Sunday, March 31, 2019

Another new insect: an Ameletidae, Ameletus tertius

I found this little mayfly at the Rapidan River on Tuesday, and when I looked at it in the bowl, my first guess was that it was nothing but the small minnow mayfly, Baetis intercalaris.  Still, something wasn't quite right.  It was only when I focussed in to get some photos that I realized this was something I'd not seen before.  By the shape of the head, the short antennae, and the fact that the gills pointed straight up and down -- sort of like the oar blades on a crew boat -- I knew that it was Ameletidae,  but what species?

When I got home I looked at Steve Beaty's descriptions ("The Ephemeroptera of North Carolina," p. 1) in which five different species are keyed out for this part of the country -- cryptostimulus, lineatus, ludens, tarteri, and tertius.    The A. tertius description caught my eye for one prominent reason: "distinctly marked small species with dorsal terga 3-6 with two large, ovalized submedian segments" (Beaty, p. 1)  Bingo!

And another feature shows up in this photo as well -- "tarsi with both dark basal and apical bands." (Beaty)

But there were two other features that required some microscope work: 1) "ventrally pale except sterna 9 and 10 darkened (also sometimes a portion of 8)," and 2) "posterior spinules on abdominal terga 1 or 2-10."

Yes in both cases (though I realize it may be difficult in my photo to see the spinules except for those on segments 5 and 6, they were present on all of 2-10.)

Score again for the Rapidan River -- Ameletus tertius!  Here's some more photos.

Sometimes I wonder why I go to other streams.

A. tertius is the fourth Ameletidae species I've found.  The others,

Ameletus cryptostimulus,

Ameletus lineatus,

and in Montana, Ameletus subnotatus.

Wednesday, March 6, 2019

Ironoquia punctatissima: a new caddisfly casemaker in a small stream in Sugar Hollow

Yesterday afternoon, I went with a friend to a tiny stream in Sugar Hollow, one in low-lying ground.  It was shallow and slow-moving, just a couple of feet wide, but there were some small riffles here and there and the occasional leaf pack.  To our surprise, we saw a fair number of insects including this casemaker which turned out to be Ironoquia punctatissima (Limnnephilidae).

Two things were clear from the very beginning in terms of key features: for one the case was rounded and slightly curved, seemingly made out of rows of pieces of bark, and secondly, the gill tufts were multi-branched.  Take a close look.

Leafing through Wiggins -- Glenn B. Wiggins, Larvae of the North American Caddisfly Genera (Trichoptera) -- I found what looked to be a pretty good match in the Limnephilidae genus, Ironoquia, so that's where I began. (pp. 249-249 in the 1977 edition)  On the genus morphology, Wiggins wrote the following things: "Ironoquia, one of four North American limnephilid genera in which most abdominal gills of the dorsal and ventral rows have more than four branches, is distinct from the others in having more than two (usually five) major setae along the ventral edge of the middle and hind femora.  Many metanotal setae arise from the integument between the primary sclerites.  Length of larva up to 22 mm."  All of this worked out to be perfectly true.  Here are the key microscope photos.  (And this larva was about 18 mm.)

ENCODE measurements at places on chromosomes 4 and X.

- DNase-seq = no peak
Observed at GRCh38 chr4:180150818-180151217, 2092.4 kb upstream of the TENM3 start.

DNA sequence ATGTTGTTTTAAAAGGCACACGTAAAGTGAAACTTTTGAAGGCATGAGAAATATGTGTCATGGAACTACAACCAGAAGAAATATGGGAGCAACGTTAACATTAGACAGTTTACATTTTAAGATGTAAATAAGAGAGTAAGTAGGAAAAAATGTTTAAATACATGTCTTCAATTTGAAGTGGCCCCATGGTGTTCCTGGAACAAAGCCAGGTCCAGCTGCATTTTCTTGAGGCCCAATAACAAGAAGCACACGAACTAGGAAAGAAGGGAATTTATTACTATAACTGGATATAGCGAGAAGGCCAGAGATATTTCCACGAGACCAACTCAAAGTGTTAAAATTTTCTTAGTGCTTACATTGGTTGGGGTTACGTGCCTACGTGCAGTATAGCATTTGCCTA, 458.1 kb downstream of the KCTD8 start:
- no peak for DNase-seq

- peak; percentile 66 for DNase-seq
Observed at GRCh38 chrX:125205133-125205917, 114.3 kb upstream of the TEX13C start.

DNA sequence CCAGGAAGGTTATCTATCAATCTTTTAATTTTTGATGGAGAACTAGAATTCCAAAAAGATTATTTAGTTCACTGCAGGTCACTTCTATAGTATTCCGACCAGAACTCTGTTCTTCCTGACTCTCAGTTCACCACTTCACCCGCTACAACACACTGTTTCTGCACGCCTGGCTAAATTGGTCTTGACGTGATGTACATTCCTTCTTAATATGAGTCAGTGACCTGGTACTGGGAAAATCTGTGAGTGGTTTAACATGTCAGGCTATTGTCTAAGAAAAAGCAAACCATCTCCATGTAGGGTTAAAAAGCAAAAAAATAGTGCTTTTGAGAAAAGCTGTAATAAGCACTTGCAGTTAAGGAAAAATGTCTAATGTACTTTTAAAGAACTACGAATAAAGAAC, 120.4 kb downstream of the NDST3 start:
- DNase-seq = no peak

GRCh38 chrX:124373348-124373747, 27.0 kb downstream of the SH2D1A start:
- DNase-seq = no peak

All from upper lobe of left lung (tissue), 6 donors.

For additional confirmation, we can look at what he says about the type of case and the habitat in which this genus is found.

"CASE  Two types of larval case are known.  In I. punctatissima and I. lyrata cases are made of bark and leaves, curved but little tapered; the case of I. parvula is made of sand grains." (p. 248)

"BIOLOGY Although North American larvae of the subfamily Dicosmoecinae are largely restricted to cool, running waters, species of Ironoquia are the sole exception, living in temporary pools and streams." (p. 248)

Beaty says much the same on the habitat of this genus: "Found in temporary streams as well as swamp streams." ("The Trichoptera of North Carolina," p. 82)  I have no problem thinking that this was a temporary stream, one that dries up in dry summers.

What about the species?  For this I had to turn to the new book by Morse, McCafferty, Stark, and Jacobus -- Larvae of the Southeastern USA: Mayfly, Stonefly, and Caddisfly Species (Clemson University, 2017).  They note, and illustrate, two possibilities: punctatissima and parvula. (pp. 392-393)  The difference between the two has to do with the head and nota.  For Ironoquia punctatissima -- "Head and nota pale with dark spots and infuscations" (p. 392): and for Ironoquia parvula -- "Head and thoracic nota dark with pale central stripe" (both types of head are illustrated on p. 393)  No doubt about it, we've got a head that is pale with dark spots.

Ironoquia punctatissima -- so much fun to finding something new.

We also found a mayfly that might be a new species for me -- Eurylophella funeralis.

But these little nymphs are hard to get down to the level of species.  To do that, we need a clear look at the abdominal tubercles, and the two nymphs we found yesterday were dirtied up with detritus.  (Sigh.  I wish someone made a tiny, tiny brush that we could use to clean these guys up!)  (:

In any event, we really enjoyed taking a look at this stream, and you can be sure we'll work on it more in the near future.